TRADE OF THE MONTH

Short on Sappi, long on Mondi

Financial Mail - Investors Monthly - - Contents - Shaun Har­ris

Seem­ingly against fi­nan­cial re­port­ing trends, we go short on the world’s largest pro­ducer of glossy pa­per, Sappi, and long on its ri­val in SA, and Europe, Mondi. There are two main rea­sons for this call: Mondi’s fi­nan­cial re­sults are good and get­ting bet­ter. Sappi’s re­sults have im­proved sig­nif­i­cantly, but off a low, loss-mak­ing base. The sec­ond rea­son is Mondi pays a gen­er­ous div­i­dend. Sappi has not paid a div­i­dend since 2008, and ac­cord­ing to CEO Steve Bin­nie prob­a­bly will not for the next two years, at least.

On Fe­bru­ary 10 Mondi re­leased an up­beat trad­ing state­ment, stat­ing that un­der­ly­ing op­er­at­ing profit for the year to end-De­cem­ber 2014 was ex­pected to be higher than the €699m posted in 2013, lead­ing to an im­prove­ment in earn­ings per share of be­tween 7% to 11%. At the in­terim Mondi paid a div­i­dend of €0,1323 a share, an in­crease of 39%. On the back of even stronger fi­nan­cial re­sults share­hold­ers will be look­ing for­ward to a re­ward­ing full-year div­i­dend.

Bet­ter re­sults from Mondi are largely due to the ge­o­graph­i­cal po­si­tion­ing of its mills in Europe. Un­like Sappi, which bought mills in ex­pen­sive op­er­at­ing coun­tries in cen­tral Europe, Mondi in­stead bought and set up cheaper op­er­a­tions in Eastern Europe. CEO David Hathorn, who says he’s not in­ter­ested in be­ing the largest op­er­a­tor in Europe, the US and SA, but in­stead the most prof­itable, is ob­ses­sive about bring­ing costs down. This can lead to some harsh de­ci­sions but it pays off.

Sappi has been the op­po­site, ob­sessed, through ear­lier man­age­ment (some of whom re­main on the board), with be­ing the big­gest. This has been its fa­tal mis­take. In 2008 it bought four pa­per mills in Europe for a huge €750m. Share­holder ac­tivist Theo Botha was very crit­i­cal of this ac­qui­si­tion, and time has proved him right. The ac­qui­si­tion was the start of Sappi’s debt prob­lems and the last time it paid a div­i­dend. In ear­lier years the ex­pec­ta­tion of an­nu­ally in­creas­ing div­i­dends was the rea­son many in­vestors bought shares in Sappi. At the time, one cyn­i­cal in­vest­ment an­a­lyst said Sappi was buy­ing mills to close them down. Looks like he was right. Sappi has closed two of the mills it bought in 2008.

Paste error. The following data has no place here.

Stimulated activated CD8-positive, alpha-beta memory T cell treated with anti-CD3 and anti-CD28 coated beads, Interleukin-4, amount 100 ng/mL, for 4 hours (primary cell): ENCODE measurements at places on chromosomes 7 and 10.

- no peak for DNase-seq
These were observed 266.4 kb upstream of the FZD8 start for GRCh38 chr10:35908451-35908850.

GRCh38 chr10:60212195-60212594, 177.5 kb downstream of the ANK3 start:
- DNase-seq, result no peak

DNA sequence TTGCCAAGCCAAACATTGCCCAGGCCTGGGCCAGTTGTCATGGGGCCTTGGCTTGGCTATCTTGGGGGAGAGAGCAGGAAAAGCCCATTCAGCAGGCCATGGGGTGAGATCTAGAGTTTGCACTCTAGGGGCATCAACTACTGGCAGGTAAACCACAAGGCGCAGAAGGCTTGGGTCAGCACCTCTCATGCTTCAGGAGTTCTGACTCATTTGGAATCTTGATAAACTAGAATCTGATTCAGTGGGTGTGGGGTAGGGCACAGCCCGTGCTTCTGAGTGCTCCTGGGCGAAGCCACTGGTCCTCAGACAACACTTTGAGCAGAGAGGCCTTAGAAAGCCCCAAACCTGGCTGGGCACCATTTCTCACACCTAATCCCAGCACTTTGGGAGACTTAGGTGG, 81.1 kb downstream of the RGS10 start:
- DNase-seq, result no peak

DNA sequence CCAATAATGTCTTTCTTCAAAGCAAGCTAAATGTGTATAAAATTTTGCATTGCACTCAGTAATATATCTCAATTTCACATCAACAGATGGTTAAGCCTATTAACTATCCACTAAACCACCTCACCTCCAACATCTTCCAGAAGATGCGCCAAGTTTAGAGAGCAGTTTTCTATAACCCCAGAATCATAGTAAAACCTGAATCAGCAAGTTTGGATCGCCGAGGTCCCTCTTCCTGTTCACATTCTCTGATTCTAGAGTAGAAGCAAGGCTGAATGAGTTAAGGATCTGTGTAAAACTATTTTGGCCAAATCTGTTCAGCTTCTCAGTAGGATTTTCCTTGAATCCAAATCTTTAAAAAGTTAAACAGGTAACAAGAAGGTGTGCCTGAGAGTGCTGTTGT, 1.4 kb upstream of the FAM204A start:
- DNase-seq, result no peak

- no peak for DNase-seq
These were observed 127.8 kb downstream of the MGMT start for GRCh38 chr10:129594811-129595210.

Sappi is start­ing to box clever now. Bin­nie says the group plans to cut $30m off its an­nual in­ter­est pay­ments by sell­ing bonds to re­fi­nance up to $500m debt. It’s a good idea but will de­pend on the up­take for the bonds. At present Sappi’s bonds in SA is junk sta­tus. And Sappi’s debt re­mains ex­ceed­ingly high, $2,04bn at the end of its first quar­ter.

How­ever first quar­ter fi­nan­cial re­sults were strong, with un­der­ly­ing profit up 33%, largely from ris­ing pa­per prices in Europe. But glossy pa­per, Sappi’s bread and but­ter, faces an un­cer­tain fu­ture as or­gan­i­sa­tions in­creas­ingly ditch brochures and pa­per re­ports for in­ter­net pre­sen­ta­tions. Sappi is now fo­cus­ing on dis­solv­ing wood pulp, but it should have done this ear­lier. Mondi de­cided some time ago to fo­cus on pack­ag­ing pa­per, a higher mar­gin busi­ness than its un­coated fine pa­per. Fi­nan­cial re­sults are ben­e­fit­ing from pack­ag­ing pa­per price in­creases.

Share prices of both groups have been on a run, Mondi up 22% over the past year and Sappi by 51%. Both shares are on a sim­i­lar price to earn­ings ra­tio of around 16 times, though the for­ward PE for Sappi drops to a less de­mand­ing 13 times while Mondi is 15 times. But for longer-term in­vestors Mondi is the place to be. Its lower-cost op­er­a­tions in Europe should con­tinue to feed through healthy prof­its, and prob­a­bly healthy div­i­dend pay­ments as well. Div­i­dends, of course, is why in­vestors buy shares, not cap­i­tal gains.

Sappi, on the other hand, should keep pro­duc­ing bet­ter fi­nan­cials, but for how long will that sup­port the share price? It has prob­a­bly run too hard al­ready. Our bet is that it will be lower in a year’s time, there­fore we call it short. And why buy a group that you know is not go­ing to pay a div­i­dend for at least two years?

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